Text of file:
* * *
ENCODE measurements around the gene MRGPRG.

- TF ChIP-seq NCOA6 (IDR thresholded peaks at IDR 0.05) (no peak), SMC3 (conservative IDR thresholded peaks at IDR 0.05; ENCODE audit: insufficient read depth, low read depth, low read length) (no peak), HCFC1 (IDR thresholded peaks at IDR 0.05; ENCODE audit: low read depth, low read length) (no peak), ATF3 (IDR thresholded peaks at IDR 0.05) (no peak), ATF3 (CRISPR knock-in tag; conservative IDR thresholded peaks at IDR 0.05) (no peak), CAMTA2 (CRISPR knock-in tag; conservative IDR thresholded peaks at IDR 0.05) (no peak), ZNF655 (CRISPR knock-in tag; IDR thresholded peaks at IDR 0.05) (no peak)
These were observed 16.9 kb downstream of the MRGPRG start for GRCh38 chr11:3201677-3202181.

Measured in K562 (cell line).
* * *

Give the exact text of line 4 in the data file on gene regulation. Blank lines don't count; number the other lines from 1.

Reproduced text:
Measured in K562 (cell line).